My Journey · 12:01pm
Finally, the revised Chapter 12 of the Shades of Grey is up, and the journey it took to get there was quite exceptional.
As I've said before, I don't tend to be backwards in coming forward about my struggle with anxiety and depression. That struggle and my learning to write have unquestionably gone hand in hand since I first started, each stoking the other in turn. Now, both have picked up pace in unison and the challenges they present are no longer merely similar, but identical. The framework for those challenges, however, focused on my other main story: Bitter-Sweetie.
At the time, I'd given up on submitting to Equestria Daily, but I don't think that was a negative position in any way. There came a point where I was learning all sorts of stuff and quite happy to keep doing so; after all, there is little so mentally nourishing as being able to make demonstrable progress in something important to you. Yet, upon completion, it was suggested that it very much ought to be up on EqD, and I can't say as I was particularly off put by the notion! Since it never appeared there, you can easily surmise that it did not pass muster.
That in itself was fine, but it was the reason for the rejection, rather than the fact that it was rejected at all, that left a rather sore spot in my mind. I was perfectly happy to leave the story as is: the affirmation of a respectable editor was sufficient to feel like I was making real progress, but that mental splinter was the reason I did almost no writing at all for months. It's one thing to know something is amiss, but it's entirely another to have absolutely no idea what to do about it. Even the editing I was doing became extremely hard to focus on, until I realized one day that the very things I was having difficulty explaining were the same things I was having difficulty moving forward with for myself. But, I was explaining it, however slowly and clumsily it may have been.
And it clicked. And I wrote. And I thought. As important as the technical and stylistic aspects are, the bottom line is that we all cling to things that we need to be true in order to feel safe. Depending on our circumstances, that can be ignoring the foibles of a friend we can't do without, or it can be deeply held needs and convictions that permeate every aspect of your life. For me, that was needing to know how to do it right, because anything else was dangerous. It was my tiger in the grass, threatening to leap out and eat me no matter how objectively safe the task at hand may appear. It meant there was no wiggle room, no space to practice and experiment, and no freedom to explore without the threat of recrimination.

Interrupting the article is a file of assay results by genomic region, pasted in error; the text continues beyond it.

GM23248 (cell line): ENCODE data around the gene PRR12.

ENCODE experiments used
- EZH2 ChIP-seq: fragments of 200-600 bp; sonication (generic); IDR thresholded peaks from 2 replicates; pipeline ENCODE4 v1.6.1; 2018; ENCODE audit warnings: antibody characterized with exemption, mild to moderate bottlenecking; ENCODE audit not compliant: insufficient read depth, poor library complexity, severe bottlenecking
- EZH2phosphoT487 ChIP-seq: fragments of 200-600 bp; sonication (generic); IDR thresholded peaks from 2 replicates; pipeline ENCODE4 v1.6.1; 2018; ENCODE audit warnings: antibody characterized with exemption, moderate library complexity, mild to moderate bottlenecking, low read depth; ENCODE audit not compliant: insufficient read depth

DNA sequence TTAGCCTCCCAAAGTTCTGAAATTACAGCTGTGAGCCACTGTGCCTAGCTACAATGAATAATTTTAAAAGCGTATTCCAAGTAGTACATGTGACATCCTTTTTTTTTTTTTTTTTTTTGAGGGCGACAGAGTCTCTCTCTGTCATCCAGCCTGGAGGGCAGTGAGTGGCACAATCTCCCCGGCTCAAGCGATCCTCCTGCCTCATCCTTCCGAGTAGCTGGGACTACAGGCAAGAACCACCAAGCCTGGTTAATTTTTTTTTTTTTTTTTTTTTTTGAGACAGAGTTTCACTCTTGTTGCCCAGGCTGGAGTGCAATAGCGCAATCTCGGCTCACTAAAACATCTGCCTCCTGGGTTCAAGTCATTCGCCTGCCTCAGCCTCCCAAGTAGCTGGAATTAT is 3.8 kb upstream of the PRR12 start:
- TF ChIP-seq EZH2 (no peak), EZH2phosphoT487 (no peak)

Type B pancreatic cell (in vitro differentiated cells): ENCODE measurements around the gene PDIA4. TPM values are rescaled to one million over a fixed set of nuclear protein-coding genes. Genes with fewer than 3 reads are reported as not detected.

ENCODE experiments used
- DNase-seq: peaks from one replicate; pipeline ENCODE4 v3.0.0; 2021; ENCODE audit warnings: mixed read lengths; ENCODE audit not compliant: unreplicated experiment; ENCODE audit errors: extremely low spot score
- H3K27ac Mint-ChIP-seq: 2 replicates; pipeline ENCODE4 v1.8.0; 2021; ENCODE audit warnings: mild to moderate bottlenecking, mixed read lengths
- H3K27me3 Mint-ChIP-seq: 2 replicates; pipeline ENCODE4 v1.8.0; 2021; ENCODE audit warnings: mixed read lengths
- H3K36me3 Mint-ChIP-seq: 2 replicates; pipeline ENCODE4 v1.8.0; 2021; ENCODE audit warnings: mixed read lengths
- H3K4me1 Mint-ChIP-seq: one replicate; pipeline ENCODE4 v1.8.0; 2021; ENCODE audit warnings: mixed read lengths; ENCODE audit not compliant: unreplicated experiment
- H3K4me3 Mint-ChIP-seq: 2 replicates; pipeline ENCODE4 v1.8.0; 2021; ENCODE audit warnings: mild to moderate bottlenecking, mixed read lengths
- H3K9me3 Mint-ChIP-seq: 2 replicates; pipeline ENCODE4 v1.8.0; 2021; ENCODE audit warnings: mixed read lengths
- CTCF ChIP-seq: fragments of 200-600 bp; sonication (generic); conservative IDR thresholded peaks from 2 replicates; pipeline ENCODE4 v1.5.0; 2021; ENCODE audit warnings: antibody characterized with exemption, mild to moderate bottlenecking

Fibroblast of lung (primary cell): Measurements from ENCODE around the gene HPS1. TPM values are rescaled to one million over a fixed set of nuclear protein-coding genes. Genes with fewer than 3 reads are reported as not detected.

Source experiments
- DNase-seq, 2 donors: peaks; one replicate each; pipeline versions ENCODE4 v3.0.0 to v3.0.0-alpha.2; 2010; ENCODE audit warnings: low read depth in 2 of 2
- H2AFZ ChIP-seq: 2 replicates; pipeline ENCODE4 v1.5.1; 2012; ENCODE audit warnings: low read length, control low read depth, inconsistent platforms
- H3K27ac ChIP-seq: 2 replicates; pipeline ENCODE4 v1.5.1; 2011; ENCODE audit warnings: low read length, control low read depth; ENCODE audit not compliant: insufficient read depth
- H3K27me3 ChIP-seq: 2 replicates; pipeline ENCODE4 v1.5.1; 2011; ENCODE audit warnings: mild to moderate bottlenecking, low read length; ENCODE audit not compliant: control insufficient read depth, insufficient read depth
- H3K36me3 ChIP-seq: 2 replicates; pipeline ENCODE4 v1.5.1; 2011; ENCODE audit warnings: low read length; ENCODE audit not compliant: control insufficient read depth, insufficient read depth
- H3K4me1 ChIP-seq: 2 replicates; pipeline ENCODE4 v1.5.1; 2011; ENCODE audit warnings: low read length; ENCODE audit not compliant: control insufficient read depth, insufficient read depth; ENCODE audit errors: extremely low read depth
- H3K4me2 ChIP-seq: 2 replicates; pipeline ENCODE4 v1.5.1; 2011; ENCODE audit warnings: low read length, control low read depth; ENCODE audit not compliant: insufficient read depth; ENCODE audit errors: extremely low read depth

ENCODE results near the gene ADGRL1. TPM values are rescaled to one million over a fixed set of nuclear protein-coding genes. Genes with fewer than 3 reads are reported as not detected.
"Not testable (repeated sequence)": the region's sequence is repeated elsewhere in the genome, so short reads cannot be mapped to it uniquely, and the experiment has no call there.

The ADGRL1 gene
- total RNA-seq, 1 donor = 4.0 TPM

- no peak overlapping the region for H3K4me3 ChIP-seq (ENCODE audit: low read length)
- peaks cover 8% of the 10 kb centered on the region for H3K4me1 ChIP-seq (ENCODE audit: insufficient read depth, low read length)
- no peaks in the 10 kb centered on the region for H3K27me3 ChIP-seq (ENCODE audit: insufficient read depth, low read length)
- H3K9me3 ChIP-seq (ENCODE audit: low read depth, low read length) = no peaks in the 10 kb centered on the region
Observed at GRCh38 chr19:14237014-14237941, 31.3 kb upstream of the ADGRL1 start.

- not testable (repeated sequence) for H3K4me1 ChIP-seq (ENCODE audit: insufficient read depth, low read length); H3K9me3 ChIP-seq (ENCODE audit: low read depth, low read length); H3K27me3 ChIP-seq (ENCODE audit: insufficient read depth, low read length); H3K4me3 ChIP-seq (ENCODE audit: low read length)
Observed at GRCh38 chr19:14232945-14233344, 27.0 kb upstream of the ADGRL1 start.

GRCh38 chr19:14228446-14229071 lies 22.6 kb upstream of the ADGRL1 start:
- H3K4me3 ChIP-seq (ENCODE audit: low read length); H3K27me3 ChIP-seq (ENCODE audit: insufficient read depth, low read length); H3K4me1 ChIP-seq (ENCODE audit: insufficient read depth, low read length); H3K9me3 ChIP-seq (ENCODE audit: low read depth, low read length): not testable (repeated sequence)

As Oscar Wilde said, "Life imitates art more than art imitates life." I have had the first meaningful dialogue with my mother in... well, probably my life, as it goes. I have gained new friends and new experience of mutual support and respect, as well as a deepening sense of comfort with the world immediately around me, be it a quip to a passing stranger in a shop or a pleasant exchange with a bus driver. I can see the tiger, and it weakens him. And so, I looked back over Bitter-Sweetie and saw that there certainly were ways in which I already knew I could improve on it, as opposed just thinking that it needed to be improved. So I did that, too, but things didn't end there.
I requested some feedback from The Descendant, whom I am sure you all know (if not, go check out his work!), with regard to the strength of the opening few paragraphs. That habitually seems to be my weakest area, and he made a very solid suggestion to make the opening lines more instantly gripping. Happy to change that too, I set about rewrite the opening, but found that I didn't really want it to be better. It felt plastic, it felt inauthentic; it felt not me. I can see how you could say it was better, but it taught me a whole hell of a lot about how I see fiction as an art form: passion versus product.
By product, I mean something engineered to gain the attention of the masses. Whether it's an abundance of CGI that does nothing to advance a story or a sharp opening paragraph geared towards grabbing a reader's attention, I detest it. Where I am supposed to feel like sitting up and paying attention, I tend to feel more like 'unhand me this instant, you cad!' There is no doubt that this is a reflection of me, not the writing, and yet since it is me, it forms a fundamental part of what I enjoy, both as reader and writer. It may be that it's something I need to shake as time goes on, but for right now, it is my reality. I even realized that the last two stories from T.D. hadn't really grabbed me in the way that his earlier stuff did for this exact reason. I don't feel like they're treating me as equal partners in the experience anymore.
What does this mean in the bigger picture? Well, it means that short of some seriously convincing arguments, I'm going to go with the softer, more genteel introduction for Bitter-Sweetie. The one that is more like two friends, author and reader, sitting down for a nice cup of tea and some whimsical embellishment, than a product finely crafted to manipulate the it's consumer into enjoying it. That's how I want to be treated as a reader, so it's damn well how I'm going to write. It also means that the chances of EqD accepting even the superior rewrite are slim, since it's making no particular attempt to be conventional.
And you know what? That's fine by me.
Be excellent to each other.
Inquisitor M, out.
P.S. Yes, from this point I will now be focusing significant attention on getting all of Shades of Grey back up.